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Anti-globalisers dominate Milan Expo 2015

Anti-globalisers dominate Milan Expo 2015
The Expo 2015 world fair showed potential as a backdrop for serious diplomacy as it opened 
on Saturday for a six-month run, even as it also served as a lightning rod for anti-globalisation protests. North Korea stepped out of its isolation as a last-minute participant, and there are signs that Turkey may use the occasion to reach out to the Vatican weeks after it recalled its ambassador to the Holy See over the pope describing the slaughter of Armenians by Ottoman Turks as genocide.

Not all of the diplomatic signals around Expo have been positive. India, in a drawn-out dispute with Italy over its determination to put two Italian sailors on trial for the shooting deaths at sea of two fishermen, skipped the global event due to the tensions, Expo organizers said. With food as the theme of this year’s event, culinary delights from host Italy and beyond will be one of the main draws for the fair’s hoped-for 20 million visitors.

But the Milan Expo already had greater ambitions, with the Italian government backing a process to create a document of solutions to fight hunger and food waste, among other goals. A violent protest on Saturday, however, left torched cars, smashed bank and shop windows and other damage in the streets of downtown Milan, far from Expo’s sprawling grounds on the financial capital’s outskirts. Protesters split off from a generally non-violent march a few hours after Italian Premier Matteo Renzi inaugurated the fair.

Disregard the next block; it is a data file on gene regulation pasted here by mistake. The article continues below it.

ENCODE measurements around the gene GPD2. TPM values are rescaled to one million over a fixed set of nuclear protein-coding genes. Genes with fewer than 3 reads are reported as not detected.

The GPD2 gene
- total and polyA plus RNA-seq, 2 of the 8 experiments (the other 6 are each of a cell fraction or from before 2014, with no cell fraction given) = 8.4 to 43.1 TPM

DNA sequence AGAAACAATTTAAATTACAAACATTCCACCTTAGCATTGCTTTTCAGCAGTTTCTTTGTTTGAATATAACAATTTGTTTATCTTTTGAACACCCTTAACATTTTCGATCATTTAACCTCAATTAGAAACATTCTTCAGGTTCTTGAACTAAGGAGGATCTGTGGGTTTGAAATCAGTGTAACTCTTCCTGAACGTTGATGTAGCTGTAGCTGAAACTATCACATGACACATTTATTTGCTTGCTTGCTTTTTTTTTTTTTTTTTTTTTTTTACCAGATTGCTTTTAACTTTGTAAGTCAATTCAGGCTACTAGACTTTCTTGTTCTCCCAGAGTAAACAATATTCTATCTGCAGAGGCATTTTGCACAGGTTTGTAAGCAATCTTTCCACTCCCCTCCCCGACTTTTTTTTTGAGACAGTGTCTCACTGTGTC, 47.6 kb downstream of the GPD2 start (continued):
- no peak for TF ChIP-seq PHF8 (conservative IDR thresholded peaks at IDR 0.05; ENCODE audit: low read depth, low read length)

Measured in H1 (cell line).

Police fired tear gas and sprayed water after protesters, many wearing scarves or hoods to mask their faces, tossed bottles and incendiary devices, set cars and garbage bins afire and smashed pavement. Firefighters worked to extinguish the blazes. Some marchers’ placards protested a high-speed rail line being built in northern Italy as well as Expo 2015 and other “big projects.”

In a peaceful protest on Friday by students, participants opposed the inclusion of food corporations like Coca Cola, Nestle and McDonald’s in the fair. Protester Selam Tesfai said those companies don’t adhere to the Expo’s slogans of “feeding the planet” and “energy for life.” “They only gonna to try to make profits on our lives and we are tired of that,” she said. 
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